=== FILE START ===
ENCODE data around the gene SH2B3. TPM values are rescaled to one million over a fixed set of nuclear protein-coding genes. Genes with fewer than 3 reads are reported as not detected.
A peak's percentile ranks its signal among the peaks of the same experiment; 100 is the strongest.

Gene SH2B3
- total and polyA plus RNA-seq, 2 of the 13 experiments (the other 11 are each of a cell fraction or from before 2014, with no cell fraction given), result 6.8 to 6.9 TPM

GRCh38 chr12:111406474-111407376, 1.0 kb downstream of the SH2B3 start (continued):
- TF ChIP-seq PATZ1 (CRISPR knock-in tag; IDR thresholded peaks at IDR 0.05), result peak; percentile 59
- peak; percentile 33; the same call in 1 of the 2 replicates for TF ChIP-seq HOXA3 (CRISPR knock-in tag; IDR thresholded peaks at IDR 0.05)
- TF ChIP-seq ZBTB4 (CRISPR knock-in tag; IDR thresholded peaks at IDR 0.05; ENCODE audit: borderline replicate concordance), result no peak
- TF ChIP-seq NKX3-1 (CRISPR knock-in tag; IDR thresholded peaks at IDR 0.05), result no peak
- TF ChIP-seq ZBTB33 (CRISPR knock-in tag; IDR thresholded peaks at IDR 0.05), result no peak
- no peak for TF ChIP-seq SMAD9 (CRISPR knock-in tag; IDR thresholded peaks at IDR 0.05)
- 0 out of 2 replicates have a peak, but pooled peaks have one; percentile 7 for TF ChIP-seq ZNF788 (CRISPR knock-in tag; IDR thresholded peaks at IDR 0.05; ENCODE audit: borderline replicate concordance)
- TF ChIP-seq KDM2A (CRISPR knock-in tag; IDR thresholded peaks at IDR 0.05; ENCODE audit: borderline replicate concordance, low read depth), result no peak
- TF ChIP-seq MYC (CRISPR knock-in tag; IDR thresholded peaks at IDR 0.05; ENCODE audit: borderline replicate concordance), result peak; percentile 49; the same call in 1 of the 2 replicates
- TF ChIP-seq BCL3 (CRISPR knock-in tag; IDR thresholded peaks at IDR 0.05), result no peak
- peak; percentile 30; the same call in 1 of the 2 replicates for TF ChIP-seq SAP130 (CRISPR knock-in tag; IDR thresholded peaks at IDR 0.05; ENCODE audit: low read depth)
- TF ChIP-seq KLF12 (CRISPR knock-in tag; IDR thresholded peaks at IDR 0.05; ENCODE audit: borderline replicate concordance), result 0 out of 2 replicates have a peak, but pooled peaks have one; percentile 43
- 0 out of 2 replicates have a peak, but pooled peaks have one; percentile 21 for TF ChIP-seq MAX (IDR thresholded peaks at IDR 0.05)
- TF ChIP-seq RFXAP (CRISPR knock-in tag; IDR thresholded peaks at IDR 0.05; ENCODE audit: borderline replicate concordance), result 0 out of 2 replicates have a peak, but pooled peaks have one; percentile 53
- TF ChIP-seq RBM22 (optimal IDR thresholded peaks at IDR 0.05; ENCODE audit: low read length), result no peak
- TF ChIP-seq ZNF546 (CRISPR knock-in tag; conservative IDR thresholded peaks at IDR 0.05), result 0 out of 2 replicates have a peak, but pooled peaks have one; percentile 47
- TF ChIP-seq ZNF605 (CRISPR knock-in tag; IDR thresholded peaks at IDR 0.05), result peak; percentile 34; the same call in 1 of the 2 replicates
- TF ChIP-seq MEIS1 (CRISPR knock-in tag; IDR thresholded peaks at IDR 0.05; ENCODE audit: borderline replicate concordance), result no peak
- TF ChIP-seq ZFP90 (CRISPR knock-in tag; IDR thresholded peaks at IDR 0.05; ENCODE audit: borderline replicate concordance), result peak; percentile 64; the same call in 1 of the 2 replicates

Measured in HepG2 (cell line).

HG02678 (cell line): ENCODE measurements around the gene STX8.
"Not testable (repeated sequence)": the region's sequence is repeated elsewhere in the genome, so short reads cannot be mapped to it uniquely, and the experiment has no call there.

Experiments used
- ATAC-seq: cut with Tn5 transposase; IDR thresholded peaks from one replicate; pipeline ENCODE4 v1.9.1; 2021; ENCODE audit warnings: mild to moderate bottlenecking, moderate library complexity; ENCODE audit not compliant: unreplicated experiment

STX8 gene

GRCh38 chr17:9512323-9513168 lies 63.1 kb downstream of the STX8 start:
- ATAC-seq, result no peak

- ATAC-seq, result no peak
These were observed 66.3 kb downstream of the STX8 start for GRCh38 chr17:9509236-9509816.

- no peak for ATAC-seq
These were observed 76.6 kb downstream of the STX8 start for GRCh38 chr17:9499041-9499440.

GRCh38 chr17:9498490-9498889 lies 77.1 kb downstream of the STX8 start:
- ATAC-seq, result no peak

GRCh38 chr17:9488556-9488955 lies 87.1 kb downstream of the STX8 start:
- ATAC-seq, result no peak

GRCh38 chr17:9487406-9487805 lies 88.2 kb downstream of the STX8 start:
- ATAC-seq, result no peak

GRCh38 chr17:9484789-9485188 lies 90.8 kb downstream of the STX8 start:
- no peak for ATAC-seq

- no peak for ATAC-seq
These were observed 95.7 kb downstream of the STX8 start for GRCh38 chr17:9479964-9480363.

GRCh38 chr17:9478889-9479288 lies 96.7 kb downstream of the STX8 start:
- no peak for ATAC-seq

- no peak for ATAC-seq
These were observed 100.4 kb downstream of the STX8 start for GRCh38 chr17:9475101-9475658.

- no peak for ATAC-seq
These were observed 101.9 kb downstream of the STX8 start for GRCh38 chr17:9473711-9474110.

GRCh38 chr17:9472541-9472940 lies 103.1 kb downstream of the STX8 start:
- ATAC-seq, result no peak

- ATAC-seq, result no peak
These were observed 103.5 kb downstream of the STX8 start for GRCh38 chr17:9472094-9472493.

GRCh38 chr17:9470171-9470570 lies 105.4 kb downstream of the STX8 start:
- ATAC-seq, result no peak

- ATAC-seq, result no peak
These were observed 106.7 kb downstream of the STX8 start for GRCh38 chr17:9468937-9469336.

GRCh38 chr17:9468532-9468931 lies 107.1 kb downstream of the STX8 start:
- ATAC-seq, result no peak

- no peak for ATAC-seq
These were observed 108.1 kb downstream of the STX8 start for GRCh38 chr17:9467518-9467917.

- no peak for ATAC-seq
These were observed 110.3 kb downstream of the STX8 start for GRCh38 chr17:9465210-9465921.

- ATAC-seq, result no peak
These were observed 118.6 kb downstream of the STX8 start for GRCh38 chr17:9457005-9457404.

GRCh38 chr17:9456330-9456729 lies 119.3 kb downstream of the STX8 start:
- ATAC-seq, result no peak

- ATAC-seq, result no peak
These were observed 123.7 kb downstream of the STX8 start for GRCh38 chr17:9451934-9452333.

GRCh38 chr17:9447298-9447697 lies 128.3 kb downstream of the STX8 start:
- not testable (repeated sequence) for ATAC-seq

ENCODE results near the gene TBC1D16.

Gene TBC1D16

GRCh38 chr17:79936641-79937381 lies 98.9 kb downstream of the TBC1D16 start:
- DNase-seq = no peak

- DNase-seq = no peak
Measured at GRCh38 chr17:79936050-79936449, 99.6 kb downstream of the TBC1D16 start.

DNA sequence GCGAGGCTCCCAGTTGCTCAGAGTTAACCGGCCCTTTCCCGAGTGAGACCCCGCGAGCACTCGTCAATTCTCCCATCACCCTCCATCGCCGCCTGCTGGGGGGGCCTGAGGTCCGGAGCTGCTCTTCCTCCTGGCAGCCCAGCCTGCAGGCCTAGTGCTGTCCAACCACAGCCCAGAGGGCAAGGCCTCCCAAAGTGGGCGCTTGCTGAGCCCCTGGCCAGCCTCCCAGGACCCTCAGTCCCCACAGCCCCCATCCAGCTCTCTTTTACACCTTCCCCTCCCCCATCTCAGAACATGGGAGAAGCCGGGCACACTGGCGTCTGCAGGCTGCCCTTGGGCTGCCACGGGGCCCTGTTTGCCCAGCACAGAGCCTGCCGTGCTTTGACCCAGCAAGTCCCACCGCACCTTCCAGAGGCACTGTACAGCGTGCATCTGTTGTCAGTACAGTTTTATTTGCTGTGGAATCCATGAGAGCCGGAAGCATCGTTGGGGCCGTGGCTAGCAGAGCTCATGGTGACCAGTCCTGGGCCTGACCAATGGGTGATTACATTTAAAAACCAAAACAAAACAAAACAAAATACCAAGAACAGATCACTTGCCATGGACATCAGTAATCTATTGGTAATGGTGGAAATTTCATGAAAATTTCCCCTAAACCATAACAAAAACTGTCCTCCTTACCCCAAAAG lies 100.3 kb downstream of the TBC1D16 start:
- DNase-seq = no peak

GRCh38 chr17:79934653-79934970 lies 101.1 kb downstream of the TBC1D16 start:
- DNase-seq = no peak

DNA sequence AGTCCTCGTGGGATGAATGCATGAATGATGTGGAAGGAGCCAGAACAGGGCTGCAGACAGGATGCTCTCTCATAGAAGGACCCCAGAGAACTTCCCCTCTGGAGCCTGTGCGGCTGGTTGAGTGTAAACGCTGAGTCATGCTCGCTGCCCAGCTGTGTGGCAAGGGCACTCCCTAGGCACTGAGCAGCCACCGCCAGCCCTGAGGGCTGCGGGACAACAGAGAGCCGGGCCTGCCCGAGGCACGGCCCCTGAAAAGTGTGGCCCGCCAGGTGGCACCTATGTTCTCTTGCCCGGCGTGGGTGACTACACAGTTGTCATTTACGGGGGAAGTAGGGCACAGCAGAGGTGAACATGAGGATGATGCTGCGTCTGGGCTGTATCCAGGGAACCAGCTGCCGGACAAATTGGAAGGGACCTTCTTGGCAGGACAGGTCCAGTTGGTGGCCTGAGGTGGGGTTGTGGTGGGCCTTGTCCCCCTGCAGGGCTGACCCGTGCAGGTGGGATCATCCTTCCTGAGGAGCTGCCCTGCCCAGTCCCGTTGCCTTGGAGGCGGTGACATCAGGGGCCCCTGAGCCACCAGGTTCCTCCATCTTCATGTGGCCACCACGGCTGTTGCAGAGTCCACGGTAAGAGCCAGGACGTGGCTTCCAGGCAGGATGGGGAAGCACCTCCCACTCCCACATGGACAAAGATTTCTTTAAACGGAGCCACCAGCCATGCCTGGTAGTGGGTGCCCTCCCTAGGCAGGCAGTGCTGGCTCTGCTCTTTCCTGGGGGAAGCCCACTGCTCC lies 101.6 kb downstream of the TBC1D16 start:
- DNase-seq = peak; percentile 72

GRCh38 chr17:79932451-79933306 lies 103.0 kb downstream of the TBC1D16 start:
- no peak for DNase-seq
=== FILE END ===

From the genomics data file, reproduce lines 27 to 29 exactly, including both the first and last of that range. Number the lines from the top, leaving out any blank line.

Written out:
"Not testable (repeated sequence)": the region's sequence is repeated elsewhere in the genome, so short reads cannot be mapped to it uniquely, and the experiment has no call there.

Experiments used
- ATAC-seq: cut with Tn5 transposase; IDR thresholded peaks from one replicate; pipeline ENCODE4 v1.9.1; 2021; ENCODE audit warnings: mild to moderate bottlenecking, moderate library complexity; ENCODE audit not compliant: unreplicated experiment